President Teresa A. Sullivan outlined her top priorities to the Board of Visitors on Thursday in a report that comes as the University of Virginia's leadership begins the process of developing new strategic plans.
Sullivan told board members that her "three big priorities that need immediate attention" for the coming academic year are faculty salaries, faculty replacement and the Medical Center's Quality Program.
She promised to bring a four-year plan for raising faculty salaries to the board's next regular meeting in September.
"This plan will require a commitment by the board, in concert with the University's foundations, to elevate our faculty salaries, but also to enhance the endowment resources to sustain faculty salaries in the future," Sullivan said Thursday during the board retreat in Richmond.
Faculty Senate Chair George Cohen, who attended the two-day retreat, praised Sullivan's points and said faculty will be enthusiastic to hear more details about the four-year plan.
"President Sullivan made a very strong statement and commitment to faculty salaries and recruitment, both of which are issues the faculty is very concerned about," Cohen said. "This is really an issue of maintaining the excellence of the institution, and the faculty is at the heart of that."
In discussion Wednesday during orientation of new board members, Executive Vice President and Provost John Simon said one of his main worries is losing U.Va.'s best faculty members to private universities that pay more. The biggest gap in pay between U.Va. and private peers is for the most experienced faculty, he said. Simon added that many private universities also are able to offer lucrative benefits, such as housing for faculty or tuition subsidies for dependents. They often offer better infrastructure to support research as well.
On the faculty replacement priority, Sullivan told the board that the looming retirement of so many faculty members is an opportunity to review and revise how the University searches for them. "The areas in which we recruit, the ways we recruit and our success in integrating new faculty into the unique teaching environment of U.Va. are all important issues," she said.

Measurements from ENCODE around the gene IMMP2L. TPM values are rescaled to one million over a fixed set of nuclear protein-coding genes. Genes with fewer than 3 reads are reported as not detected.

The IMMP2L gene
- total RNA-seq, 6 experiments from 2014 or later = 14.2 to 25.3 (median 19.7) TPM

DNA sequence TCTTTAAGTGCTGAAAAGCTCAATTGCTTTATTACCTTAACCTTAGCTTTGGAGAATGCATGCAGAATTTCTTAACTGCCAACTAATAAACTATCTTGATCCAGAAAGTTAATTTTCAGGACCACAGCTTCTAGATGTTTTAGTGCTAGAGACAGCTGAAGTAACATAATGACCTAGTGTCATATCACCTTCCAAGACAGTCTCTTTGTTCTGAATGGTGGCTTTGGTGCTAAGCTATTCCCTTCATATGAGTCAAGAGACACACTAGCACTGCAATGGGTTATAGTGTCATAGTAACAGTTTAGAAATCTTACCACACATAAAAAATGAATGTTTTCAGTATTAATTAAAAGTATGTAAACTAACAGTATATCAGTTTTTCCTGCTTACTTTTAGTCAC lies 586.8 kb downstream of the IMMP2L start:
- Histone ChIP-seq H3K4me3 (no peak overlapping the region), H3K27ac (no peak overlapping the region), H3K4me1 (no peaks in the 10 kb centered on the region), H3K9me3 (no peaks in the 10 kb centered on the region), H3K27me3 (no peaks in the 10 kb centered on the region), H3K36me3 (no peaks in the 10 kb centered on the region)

Outlining her third immediate priority, Sullivan told the board that the Quality Program in the Medical Center is "a matter of great urgency to me, and we need to increase the scope and success of that program going forward."
Though the University has been the subject of intense scrutiny during Sullivan's ouster and reinstatement in June, Sullivan used the opening remarks of her report to emphasize U.Va.'s strengths and advantages. The University is financially stable, with triple-A bond ratings from all three credit agencies, and has a relatively large endowment.
"We are not in any financial crisis," Sullivan said.
U.Va. provides undergraduates a renowned residential experience, produces graduates who show tremendous pride in their degrees and features a co-curricular program of student leadership and self-governance that "offers unique preparation, and the opportunity to combine the best of a liberal arts college with a research university," she added.
During her report, Sullivan also highlighted "big data" as an opportunity. Modern information technology has allowed the compilation of huge databases full of raw information. The next step is drawing useful conclusions from them.
"The problem of turning data into information looms large for science, industry and the government," she said. "In general, our proximity to Washington gives us opportunities to broaden the portfolio of federal research opportunities from the usual sources, and also provides a rich source of internships, research and post-graduation jobs."
There are, of course, weaknesses to address and threats for which to prepare. Sullivan said declining state and federal funding could affect the University in areas including research and financial aid, while rapid changes in the health care industry could affect the Medical Center.
Earlier Thursday, board members continued their review of governance-related issues, a discussion led by facilitator Terry MacTaggart, senior fellow with the Association of Governing Boards for Universities and Colleges.
In a discussion about how to improve the efficiency and effectiveness of the board, members discussed the pros and cons of recasting how committees work and reconsidering the number of committees, so that board members might deliberate issues in more detail and engage with the administration in more depth.
The board also discussed the work ahead for a new Special Committee on Engagement and Governance.